• Be prepared for people to look at you weird or even seem annoyed with you when you are trying to figure out cultural differences. I didn’t realize groceries stores there don’t provide bags for you.  I didn’t know that bus tickets could only be purchased with coins.  Both of these experiences resulted in some weird looks and annoyed workers.  Looking back, I wish I had just brushed it off.  Those people didn’t know my story and their opinions of me didn’t matter one bit at the end of the day.  So always keep your head high in instances you feel unsure of yourself.  You should feel proud of yourself for leaving your comfort zone and pity for them for not realizing a chance they could have made a foreigner feel welcome in their culture.

If you could do it again, would you?

100% YES!  There is really no other way to answer this question other than without a doubt in my mind I would participate in my exchange program all over again.

CENET is non-profit organization located in the Marquette Tech District in Cape Girardeau, Missouri. CENET facilitates both inbound and outbound exchange programs, as well as local programs with an emphasis on international education and cultural exploration. If you are a student in the Cape Girardeau area and interested in studying abroad and/or learning a new language, contact CENET to explore your options.

Special thanks to Diane Langenfeld for sharing her experiences and serving as an advocate for international exchange programs.

CENET strives to inspire a safer, more prosperous and compassionate world through international education and cultural exploration. For more news and updates about CENET, please visit our Facebook Page.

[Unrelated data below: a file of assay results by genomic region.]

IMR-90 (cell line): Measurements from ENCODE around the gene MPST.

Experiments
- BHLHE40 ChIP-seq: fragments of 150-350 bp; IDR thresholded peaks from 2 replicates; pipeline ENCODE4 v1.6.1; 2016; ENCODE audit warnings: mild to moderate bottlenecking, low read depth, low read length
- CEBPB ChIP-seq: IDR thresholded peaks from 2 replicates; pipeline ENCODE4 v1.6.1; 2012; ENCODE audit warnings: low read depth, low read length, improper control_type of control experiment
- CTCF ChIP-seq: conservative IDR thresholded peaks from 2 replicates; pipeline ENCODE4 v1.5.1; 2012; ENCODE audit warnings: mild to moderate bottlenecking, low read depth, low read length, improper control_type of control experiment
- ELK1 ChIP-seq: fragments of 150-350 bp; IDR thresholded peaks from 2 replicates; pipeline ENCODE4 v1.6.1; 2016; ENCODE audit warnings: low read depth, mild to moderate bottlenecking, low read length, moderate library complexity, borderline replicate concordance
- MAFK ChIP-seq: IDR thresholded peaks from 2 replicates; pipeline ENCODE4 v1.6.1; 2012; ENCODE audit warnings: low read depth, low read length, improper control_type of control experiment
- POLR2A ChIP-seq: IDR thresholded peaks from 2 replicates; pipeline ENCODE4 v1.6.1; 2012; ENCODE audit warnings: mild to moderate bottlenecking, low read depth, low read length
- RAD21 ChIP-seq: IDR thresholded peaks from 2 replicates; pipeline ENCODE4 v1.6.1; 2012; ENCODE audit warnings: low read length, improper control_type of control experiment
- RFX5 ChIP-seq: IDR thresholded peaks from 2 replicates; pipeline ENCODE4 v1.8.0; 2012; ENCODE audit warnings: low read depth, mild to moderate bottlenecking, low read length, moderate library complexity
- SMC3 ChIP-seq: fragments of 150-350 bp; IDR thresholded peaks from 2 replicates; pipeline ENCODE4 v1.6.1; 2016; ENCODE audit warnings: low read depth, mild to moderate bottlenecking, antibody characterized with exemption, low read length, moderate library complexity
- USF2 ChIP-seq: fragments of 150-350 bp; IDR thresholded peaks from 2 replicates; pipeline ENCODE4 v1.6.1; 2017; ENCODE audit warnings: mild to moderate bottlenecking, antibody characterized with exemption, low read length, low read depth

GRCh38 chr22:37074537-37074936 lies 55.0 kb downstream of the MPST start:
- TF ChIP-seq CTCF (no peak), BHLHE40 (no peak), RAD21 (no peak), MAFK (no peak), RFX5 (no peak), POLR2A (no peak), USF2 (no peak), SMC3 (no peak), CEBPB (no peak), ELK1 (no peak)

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More Funding for Exchanges: Good News for Everyone

By Michael McCarry 

Op-Ed | #CENETJ1 #ExchangesImpact

In its budget deal to keep the government open until the end of Fiscal Year 2017 (Sept. 30), Congress increased overall State Department funding by 1 per cent, and funded the Department’s exchange programs at $634 million, a 7 per cent increase and only $1 million short of all-time high water mark for exchanges in FY2010.

This is extraordinarily good news for the country, and for anyone who cares about exchanges, even if your programs do not receive federal funding.

Here’s why:

President Trump’s first budget request (for Fiscal Year 2018, which begins October 1 of this year) seeks a 29 per cent reduction in State Department funding, and deep cuts for most exchange programs.

Like any other President, Trump only gets to propose funding levels for federal agencies and programs.  Congress decides.  And it will need to make its decisions on Trump’s first budget in time for the new fiscal year that begins October 1, 2017.  If necessary (and it often is), Congress can postpone that deadline by passing Continuing Resolutions that keep the government running temporarily at the previous year’s funding levels.

During the Watergate crisis, secret source Deep Throat (FBI Deputy Director Mark Felt) famously told Washington Post reporter Bob Woodward that if he wanted to understand what was going on, he needed to “follow the money”.  That’s still good advice when trying to parse Washington politics.

In Washington, money serves as its own kind of language.  In its appropriations for the State Department and exchange programs, Congress sent the White House a clear, even emphatic message:  diplomacy matters.

The current Republican-controlled Congress is not alone in this view.

Robert Gates, Secretary of Defense under Presidents George W. Bush and Barack Obama, noted in a 2008 speech, “…our own national security toolbox must be well-equipped with more than just hammers.”

Current Secretary of Defense James Mattis, testifying before Congress for the Pentagon as General Mattis, made the same point in 2013: “If you don’t fund the State Department fully, then I need to buy more ammunition… I think it’s a cost-benefit ratio. The more that we put into the State Department’s diplomacy, hopefully the less we have to put into a military budget as we deal with the outcome of an apparent American withdrawal from the international scene.”